Arthur William Upfield was born on September 1, 1888, in Gosport, England, to James Oliver Upfield and Annie Barmore Upfield, who ran a drapery business. The eldest of five sons, he was reared largely by his grandmother and her two sisters. Suffering from bronchitis, he was often confined to bed, where he learned to read voraciously, and at sixteen he had written the first of three novels.
Upfield’s father wanted his son to be a real estate surveyor, but when Arthur failed the test, he sent the boy to Australia. Though he started working on a farm, and then as a hotel cook, Upfield finally achieved his dream as a boundary rider along the fences of a huge sheep farm in Momba, Victoria, an experience that gave him firsthand knowledge of Australia’s bush country and its abundant wildlife.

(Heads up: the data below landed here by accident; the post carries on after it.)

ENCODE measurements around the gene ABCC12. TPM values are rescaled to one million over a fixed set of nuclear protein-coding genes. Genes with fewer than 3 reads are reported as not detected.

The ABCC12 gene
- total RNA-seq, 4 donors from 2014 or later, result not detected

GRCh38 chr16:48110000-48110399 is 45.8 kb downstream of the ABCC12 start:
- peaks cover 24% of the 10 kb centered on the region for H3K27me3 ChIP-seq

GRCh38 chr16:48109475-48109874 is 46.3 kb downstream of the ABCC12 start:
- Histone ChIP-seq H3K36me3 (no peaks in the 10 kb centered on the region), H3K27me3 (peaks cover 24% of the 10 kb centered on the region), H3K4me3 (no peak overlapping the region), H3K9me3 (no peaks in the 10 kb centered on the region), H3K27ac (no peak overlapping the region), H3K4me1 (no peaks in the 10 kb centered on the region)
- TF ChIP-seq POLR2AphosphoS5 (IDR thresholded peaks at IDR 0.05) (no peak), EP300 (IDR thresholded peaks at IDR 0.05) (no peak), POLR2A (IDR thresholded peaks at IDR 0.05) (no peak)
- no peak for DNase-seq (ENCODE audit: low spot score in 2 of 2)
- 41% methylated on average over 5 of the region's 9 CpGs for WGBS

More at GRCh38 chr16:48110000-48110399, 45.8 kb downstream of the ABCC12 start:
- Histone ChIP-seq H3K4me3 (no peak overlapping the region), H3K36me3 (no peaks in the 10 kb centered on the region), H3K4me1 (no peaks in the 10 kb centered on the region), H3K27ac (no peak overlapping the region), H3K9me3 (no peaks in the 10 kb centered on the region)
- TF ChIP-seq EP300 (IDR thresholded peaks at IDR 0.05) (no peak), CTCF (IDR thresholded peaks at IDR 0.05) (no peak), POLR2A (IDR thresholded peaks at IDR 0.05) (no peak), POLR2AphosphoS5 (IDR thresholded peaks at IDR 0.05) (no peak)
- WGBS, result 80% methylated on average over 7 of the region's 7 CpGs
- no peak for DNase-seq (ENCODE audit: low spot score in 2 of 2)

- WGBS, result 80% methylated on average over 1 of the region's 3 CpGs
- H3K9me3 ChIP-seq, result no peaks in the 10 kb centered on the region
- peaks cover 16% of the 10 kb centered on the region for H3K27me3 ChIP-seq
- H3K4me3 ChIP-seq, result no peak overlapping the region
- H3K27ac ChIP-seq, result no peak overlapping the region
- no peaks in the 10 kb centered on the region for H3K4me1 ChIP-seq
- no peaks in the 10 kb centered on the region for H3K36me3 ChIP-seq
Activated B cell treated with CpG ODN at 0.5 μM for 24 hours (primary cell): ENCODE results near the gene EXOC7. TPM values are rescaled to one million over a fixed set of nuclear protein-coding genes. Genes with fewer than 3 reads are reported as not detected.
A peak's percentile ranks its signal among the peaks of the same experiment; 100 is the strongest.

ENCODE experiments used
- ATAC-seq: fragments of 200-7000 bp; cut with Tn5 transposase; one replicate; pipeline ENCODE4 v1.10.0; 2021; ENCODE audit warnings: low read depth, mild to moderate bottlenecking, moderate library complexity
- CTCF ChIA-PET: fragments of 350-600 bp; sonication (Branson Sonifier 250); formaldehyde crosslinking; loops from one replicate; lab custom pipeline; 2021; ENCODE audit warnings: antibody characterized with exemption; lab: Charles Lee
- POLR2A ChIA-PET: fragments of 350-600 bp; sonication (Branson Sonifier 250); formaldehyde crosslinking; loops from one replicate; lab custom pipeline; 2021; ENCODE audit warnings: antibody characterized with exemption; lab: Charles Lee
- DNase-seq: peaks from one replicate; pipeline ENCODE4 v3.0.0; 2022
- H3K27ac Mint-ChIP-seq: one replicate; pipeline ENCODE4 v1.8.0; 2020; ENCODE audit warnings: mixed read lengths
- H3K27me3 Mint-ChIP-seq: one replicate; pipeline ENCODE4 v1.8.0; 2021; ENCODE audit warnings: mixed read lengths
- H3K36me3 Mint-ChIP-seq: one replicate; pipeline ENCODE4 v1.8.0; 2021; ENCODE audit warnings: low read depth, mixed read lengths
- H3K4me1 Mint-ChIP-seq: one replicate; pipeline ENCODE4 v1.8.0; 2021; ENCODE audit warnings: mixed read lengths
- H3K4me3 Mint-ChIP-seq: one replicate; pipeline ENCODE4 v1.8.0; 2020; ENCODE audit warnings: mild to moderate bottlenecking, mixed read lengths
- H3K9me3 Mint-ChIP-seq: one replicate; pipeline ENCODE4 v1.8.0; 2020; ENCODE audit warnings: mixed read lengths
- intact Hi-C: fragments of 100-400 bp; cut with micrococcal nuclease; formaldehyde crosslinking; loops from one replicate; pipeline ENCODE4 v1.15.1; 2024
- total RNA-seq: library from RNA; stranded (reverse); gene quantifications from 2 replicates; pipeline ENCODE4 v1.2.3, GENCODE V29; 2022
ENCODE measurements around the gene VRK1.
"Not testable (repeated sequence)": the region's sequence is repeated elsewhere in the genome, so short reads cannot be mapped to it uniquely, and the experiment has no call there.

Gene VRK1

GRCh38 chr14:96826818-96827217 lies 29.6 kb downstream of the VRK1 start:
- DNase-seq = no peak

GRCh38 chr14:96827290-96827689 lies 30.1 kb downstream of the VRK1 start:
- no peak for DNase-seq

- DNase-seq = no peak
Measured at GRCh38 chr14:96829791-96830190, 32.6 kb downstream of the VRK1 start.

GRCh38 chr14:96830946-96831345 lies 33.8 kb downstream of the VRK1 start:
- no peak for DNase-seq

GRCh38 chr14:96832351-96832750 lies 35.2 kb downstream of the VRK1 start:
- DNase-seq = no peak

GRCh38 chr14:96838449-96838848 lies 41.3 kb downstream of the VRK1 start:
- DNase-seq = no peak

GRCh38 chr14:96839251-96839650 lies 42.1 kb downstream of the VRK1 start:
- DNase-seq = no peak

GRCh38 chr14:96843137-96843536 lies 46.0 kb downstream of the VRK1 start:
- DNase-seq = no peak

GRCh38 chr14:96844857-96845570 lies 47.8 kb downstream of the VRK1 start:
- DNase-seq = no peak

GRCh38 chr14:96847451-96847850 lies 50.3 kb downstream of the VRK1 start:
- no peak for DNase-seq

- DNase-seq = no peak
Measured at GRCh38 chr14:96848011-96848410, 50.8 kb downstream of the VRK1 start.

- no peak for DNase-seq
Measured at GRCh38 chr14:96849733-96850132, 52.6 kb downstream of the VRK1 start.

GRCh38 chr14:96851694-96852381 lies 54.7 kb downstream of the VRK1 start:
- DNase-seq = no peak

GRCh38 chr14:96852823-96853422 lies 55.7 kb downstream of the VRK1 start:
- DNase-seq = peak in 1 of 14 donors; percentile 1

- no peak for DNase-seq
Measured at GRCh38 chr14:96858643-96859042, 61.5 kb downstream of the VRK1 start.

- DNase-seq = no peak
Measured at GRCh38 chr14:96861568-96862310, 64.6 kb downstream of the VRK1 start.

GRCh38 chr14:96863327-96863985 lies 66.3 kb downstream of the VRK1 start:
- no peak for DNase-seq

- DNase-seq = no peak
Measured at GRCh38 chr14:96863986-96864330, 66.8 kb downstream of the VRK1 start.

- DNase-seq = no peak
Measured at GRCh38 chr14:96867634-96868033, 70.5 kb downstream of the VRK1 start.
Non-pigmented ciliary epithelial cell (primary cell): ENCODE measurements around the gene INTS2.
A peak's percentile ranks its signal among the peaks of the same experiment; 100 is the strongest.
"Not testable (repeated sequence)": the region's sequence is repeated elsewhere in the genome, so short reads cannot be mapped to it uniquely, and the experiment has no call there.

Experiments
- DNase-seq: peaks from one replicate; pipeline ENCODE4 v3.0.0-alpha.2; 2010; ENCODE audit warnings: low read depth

Overcome by loneliness, the young man returned by bike with his dog to New South Wales, where he exchanged his bike for a boat to pursue an idyllic existence on the Darling River. His traveling, as well as his experiences as a cattle drover, rabbit trapper, and horse trainer, enabled him to meet many of the strange characters he would describe in his novels.
In 1915, Upfield was married to a nurse, Anne Douglas, and had a son, Arthur Douglas, though his marriage soon failed. He joined the Australian Imperial Force in 1924, serving for five years in Gallipoli, the Egyptian desert, and France. Again he returned to Australia to trap and mine,...
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